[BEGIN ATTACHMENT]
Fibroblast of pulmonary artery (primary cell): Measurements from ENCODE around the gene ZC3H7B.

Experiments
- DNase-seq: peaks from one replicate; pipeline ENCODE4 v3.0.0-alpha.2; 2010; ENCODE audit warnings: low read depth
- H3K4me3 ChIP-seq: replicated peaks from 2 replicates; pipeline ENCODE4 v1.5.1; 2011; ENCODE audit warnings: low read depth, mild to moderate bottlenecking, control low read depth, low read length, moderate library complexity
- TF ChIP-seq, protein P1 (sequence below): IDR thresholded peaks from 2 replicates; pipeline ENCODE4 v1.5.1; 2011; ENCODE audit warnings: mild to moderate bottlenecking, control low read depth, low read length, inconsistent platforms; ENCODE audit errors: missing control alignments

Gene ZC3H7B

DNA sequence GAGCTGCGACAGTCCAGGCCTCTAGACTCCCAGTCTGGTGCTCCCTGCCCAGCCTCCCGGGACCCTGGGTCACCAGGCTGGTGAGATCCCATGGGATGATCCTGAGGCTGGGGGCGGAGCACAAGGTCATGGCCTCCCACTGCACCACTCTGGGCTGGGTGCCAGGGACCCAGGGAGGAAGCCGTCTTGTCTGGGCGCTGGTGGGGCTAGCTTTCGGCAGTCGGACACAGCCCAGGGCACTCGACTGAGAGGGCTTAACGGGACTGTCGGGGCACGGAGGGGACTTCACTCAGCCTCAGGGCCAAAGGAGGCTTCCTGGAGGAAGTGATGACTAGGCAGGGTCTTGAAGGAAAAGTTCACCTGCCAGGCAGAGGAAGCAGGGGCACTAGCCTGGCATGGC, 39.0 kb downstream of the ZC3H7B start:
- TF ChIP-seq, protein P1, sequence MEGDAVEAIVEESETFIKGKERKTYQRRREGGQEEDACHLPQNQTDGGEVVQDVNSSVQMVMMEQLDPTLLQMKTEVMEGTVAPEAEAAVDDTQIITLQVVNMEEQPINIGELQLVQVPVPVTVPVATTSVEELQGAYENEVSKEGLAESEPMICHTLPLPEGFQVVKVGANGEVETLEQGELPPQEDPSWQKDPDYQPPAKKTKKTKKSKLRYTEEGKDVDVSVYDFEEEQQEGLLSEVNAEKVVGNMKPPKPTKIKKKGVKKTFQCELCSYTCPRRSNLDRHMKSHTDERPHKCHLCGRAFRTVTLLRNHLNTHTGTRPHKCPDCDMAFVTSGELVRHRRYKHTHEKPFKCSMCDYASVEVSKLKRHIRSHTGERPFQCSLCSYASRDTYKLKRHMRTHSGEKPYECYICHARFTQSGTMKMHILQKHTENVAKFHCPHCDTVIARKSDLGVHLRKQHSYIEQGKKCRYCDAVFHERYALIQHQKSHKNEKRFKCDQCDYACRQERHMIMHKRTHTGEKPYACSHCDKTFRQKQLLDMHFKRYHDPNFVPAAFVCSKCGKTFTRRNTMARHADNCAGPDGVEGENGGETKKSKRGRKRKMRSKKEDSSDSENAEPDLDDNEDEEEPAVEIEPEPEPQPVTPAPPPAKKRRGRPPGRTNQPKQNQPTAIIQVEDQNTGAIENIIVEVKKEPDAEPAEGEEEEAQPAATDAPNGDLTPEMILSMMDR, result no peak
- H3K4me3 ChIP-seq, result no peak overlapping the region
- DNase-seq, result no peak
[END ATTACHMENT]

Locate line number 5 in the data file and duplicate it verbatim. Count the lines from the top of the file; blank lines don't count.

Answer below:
- TF ChIP-seq, protein P1 (sequence below): IDR thresholded peaks from 2 replicates; pipeline ENCODE4 v1.5.1; 2011; ENCODE audit warnings: mild to moderate bottlenecking, control low read depth, low read length, inconsistent platforms; ENCODE audit errors: missing control alignments